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  • Suburbs could be pivotal if Senate race catches fire Aug 29, 2014 1:01 AM
    Guest columnist Paul Green: To be blunt, neither candidate for U.S. Senate has lit the campaign trail on fire. If Oberweis can win downstate, the contest may come down to the voters in suburban Cook County.

     
  • Quinn: Economic future is in creating jobs Aug 28, 2014 2:11 PM
    In a special essay for the Daily Herald, Democratic Illinois Gov. Pat Quinn outlines the economic policies of his campaign for re-election.

     
  • Rauner: Economic future is in cutting taxes Aug 28, 2014 11:36 AM
    In a special essay for the Daily Herald, Republican candidate for Illinois governor Bruce Rauner outlines the economic policies of his campaign.

     
  • The new face of evil Aug 27, 2014 5:57 PM
    Columnist Richard Cohen: I used to not believe in evil. When Ronald Reagan called the Soviet Union “the evil empire,” I thought it was a dandy phrase but also a confession of ignorance. Reagan had it right, though. The Soviet Union was evil. Now we are facing a different type of evil

     
  • Corporate tax returns should be public Aug 26, 2014 1:01 AM
    Columnist Catherine Rampell: Here’s a proposal to address the many questionable and incomprehensible corporate tax schemes: Require all publicly traded companies to make their tax returns public. Period.

     
  • If U.S. doesn’t lead war on terror, who will? Aug 26, 2014 1:01 AM
    Columnist Michael Gerson: The current Islamic State threat — a stated desire to repeat the Foley murder on a global scale — has grown in the fertile soil of American ambiguity.

     
  • Pursuing the positives of immigration Aug 24, 2014 5:01 AM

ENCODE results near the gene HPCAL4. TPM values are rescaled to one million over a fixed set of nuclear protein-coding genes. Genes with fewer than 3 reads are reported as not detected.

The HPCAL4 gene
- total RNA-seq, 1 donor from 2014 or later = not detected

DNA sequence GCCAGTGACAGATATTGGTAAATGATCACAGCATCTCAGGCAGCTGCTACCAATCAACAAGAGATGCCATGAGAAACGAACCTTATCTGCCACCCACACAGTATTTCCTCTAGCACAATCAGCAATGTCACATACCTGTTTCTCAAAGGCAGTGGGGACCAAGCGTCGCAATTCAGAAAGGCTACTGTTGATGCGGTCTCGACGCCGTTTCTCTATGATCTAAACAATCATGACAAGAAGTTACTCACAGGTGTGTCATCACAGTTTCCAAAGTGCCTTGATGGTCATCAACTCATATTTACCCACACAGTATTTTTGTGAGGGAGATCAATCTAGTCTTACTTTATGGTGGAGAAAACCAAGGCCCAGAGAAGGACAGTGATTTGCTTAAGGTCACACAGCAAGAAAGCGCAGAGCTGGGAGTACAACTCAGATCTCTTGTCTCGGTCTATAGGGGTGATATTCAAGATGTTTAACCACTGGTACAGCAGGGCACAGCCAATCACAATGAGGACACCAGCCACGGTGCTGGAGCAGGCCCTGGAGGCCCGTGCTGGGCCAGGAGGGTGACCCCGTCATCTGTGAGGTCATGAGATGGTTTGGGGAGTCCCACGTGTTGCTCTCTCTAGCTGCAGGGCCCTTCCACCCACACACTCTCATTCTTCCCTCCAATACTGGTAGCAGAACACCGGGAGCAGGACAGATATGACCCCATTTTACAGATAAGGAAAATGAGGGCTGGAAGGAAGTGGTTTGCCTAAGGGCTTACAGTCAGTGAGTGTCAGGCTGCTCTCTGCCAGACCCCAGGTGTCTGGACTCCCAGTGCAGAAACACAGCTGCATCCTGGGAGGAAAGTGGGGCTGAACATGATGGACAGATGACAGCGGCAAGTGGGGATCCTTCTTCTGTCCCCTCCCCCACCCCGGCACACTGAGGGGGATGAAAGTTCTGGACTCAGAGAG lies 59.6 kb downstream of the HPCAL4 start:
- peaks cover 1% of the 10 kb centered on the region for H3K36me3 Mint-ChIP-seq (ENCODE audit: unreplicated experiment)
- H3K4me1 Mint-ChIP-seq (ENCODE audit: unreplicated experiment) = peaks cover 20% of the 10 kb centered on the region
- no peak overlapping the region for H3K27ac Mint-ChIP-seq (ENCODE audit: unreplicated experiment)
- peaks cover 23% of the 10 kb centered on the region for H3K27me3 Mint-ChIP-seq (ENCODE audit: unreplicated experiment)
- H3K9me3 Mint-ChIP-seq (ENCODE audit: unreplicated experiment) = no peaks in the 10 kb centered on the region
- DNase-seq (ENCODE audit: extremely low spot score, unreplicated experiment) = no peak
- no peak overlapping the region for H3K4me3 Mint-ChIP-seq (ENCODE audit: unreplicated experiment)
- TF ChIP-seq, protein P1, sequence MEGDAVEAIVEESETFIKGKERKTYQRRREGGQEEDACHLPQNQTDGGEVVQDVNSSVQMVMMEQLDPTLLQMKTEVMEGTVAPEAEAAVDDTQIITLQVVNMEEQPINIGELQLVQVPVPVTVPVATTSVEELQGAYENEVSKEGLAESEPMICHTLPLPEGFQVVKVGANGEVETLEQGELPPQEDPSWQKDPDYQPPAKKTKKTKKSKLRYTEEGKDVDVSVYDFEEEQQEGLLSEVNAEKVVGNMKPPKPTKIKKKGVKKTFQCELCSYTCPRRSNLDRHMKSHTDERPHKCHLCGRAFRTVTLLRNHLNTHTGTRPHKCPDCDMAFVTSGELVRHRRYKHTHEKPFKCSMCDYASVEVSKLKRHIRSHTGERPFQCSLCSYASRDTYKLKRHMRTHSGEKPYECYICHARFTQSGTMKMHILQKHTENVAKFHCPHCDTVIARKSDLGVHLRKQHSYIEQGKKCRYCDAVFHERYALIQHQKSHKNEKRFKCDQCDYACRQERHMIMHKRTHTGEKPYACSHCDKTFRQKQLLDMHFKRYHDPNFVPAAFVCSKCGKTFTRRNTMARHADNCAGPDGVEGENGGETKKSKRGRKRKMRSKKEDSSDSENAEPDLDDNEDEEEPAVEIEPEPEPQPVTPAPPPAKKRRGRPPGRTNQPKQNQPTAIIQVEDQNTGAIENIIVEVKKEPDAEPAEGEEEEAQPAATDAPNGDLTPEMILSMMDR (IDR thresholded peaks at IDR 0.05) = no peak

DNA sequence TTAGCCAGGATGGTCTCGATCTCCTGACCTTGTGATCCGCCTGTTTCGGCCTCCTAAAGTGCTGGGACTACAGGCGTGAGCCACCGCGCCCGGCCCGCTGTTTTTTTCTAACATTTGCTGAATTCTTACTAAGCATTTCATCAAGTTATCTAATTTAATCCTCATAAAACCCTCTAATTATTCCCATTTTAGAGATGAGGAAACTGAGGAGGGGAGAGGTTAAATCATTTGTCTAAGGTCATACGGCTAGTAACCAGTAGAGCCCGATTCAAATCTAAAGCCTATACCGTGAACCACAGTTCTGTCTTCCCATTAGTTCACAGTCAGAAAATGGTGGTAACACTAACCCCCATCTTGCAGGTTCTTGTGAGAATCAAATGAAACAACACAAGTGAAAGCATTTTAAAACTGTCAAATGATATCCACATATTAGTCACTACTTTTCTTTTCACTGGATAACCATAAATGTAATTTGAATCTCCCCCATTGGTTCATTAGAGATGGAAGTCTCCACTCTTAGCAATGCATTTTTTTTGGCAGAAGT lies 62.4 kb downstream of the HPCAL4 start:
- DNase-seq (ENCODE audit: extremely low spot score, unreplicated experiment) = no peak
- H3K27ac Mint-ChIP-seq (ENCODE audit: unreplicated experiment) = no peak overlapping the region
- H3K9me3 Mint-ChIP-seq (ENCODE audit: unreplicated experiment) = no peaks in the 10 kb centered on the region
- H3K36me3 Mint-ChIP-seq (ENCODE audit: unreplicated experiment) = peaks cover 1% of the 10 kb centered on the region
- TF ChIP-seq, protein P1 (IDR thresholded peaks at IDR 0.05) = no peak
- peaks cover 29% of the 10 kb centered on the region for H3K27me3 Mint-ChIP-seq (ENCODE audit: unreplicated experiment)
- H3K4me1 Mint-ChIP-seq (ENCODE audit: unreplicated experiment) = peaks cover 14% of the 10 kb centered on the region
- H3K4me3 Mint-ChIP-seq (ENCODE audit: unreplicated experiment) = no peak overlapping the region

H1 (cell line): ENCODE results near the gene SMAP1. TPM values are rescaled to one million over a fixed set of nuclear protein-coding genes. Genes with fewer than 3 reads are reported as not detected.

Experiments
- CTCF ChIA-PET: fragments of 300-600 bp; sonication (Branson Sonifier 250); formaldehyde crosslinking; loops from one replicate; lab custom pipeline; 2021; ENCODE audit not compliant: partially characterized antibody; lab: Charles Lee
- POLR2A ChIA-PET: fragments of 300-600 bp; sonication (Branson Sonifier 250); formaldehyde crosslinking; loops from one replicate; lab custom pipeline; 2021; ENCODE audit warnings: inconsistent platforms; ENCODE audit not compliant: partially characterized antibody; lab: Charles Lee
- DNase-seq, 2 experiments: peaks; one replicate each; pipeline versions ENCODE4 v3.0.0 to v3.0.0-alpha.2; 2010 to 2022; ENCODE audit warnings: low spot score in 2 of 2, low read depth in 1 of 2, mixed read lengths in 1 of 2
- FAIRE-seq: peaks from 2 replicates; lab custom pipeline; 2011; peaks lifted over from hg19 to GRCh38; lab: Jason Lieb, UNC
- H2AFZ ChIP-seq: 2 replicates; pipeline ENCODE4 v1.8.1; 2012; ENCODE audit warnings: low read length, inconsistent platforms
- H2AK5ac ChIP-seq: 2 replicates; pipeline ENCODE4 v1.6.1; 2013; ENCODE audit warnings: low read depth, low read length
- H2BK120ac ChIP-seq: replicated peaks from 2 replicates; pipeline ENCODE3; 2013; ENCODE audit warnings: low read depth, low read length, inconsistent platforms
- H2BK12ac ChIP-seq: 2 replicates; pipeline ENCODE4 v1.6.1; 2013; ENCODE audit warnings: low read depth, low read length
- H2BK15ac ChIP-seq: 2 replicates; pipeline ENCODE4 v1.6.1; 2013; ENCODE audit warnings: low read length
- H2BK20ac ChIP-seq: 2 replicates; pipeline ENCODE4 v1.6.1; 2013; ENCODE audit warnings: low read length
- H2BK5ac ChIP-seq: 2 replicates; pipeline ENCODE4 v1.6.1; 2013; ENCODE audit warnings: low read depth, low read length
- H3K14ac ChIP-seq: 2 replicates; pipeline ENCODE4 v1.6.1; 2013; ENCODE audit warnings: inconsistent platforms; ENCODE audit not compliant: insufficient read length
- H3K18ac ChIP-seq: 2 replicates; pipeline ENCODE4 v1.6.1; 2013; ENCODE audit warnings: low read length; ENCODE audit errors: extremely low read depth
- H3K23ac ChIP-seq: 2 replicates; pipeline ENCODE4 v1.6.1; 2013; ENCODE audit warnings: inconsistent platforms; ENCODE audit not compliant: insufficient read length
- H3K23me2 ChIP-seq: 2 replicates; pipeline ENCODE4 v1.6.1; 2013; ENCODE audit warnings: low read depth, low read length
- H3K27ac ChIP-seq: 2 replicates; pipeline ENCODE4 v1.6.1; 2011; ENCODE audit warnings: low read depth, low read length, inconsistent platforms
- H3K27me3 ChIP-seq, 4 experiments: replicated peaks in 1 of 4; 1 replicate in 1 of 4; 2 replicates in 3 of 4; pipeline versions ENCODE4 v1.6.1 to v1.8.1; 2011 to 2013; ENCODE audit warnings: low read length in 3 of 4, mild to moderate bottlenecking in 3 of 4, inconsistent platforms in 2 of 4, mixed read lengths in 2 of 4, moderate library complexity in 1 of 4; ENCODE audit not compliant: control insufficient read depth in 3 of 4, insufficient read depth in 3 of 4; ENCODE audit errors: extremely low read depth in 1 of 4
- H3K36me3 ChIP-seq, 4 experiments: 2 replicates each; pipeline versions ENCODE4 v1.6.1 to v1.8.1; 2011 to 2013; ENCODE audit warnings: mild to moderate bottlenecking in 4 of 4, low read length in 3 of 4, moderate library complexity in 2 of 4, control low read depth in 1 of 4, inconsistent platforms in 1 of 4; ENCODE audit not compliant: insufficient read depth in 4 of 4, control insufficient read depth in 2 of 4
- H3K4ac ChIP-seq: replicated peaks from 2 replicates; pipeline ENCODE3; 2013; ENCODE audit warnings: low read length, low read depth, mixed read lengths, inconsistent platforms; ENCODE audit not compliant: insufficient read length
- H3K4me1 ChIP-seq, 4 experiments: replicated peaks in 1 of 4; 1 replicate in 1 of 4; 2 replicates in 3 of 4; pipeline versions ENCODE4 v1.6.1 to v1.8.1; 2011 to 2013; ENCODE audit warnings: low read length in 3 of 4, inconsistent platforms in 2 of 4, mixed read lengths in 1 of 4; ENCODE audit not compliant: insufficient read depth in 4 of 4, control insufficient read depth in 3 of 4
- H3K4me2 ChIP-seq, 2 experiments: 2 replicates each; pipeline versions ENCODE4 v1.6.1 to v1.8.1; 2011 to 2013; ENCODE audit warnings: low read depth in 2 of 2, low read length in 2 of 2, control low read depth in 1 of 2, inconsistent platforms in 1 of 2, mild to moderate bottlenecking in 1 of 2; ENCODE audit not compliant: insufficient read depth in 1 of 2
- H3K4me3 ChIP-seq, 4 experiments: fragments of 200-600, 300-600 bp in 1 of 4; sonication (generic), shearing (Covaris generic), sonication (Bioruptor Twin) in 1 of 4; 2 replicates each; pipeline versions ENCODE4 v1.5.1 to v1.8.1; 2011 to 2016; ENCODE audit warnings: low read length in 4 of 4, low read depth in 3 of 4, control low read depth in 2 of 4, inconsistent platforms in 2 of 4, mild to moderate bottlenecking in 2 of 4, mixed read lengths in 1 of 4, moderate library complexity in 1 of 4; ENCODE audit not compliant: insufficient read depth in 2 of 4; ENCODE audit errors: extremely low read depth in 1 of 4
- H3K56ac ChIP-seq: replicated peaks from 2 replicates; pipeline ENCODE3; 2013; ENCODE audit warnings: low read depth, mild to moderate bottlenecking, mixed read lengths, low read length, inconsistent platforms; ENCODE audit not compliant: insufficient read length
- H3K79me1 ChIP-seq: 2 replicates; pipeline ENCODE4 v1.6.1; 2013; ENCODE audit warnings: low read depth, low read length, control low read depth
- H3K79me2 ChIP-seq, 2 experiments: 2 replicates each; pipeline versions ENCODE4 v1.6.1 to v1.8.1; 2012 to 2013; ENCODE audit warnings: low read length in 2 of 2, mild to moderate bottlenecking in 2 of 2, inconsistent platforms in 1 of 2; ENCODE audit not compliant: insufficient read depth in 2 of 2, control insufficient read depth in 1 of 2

Columnists Steven and Cokie Roberts: Murrieta, in southern California, attracted a lot of TV cameras last month when protesters blocked three buses carrying illegal immigrants to a processing center. The crowds bristled with racially tinged hostility. Utica, an aging industrial center in upstate New York, takes exactly the opposite approach. It welcomes immigrants, especially refugees from political persecution in countries like Burma and Bosnia.

     
  • Tell the story, don’t be it Aug 24, 2014 5:01 AM
    Columnist Ruben Navarrette: With reporters being threatened, arrested, manhandled, berated, shot with rubber bullets and pelted with tear gas projectiles, it is tempting to declare that law enforcement officers in Ferguson are waging a war against the media. Yet, even thinking this way shows that many reporters have lost their way in covering this story.

     
  • Why government transparency matters Aug 22, 2014 5:01 AM
    Columnist Lee Hamilton: One of the fundamental lessons of 9/11 was that our government carried a share of blame for the failure to stop the attacks. Not because it was asleep at the switch or ignorant of the dangers that al-Qaida posed, but because the agencies charged with our safety did not share what they knew, either up and down the chain of command or with each other. The attacks were preventable with shared information.

     
  • Scandals hiding in plain sight Aug 21, 2014 5:01 AM
    Columnist Catherine Rampell: A rash of relatively convoluted, thoroughly unsexy political scandals involving governors is moving through the country. So many of them involve Republican presidential hopefuls that conspiracy theorists could argue they must be manufactured, or at least overhyped, by wily Democratic strategists. At least one Democratic governor has also been implicated, though.

     
  • The unattainable standard that dogs Israel Aug 20, 2014 1:01 AM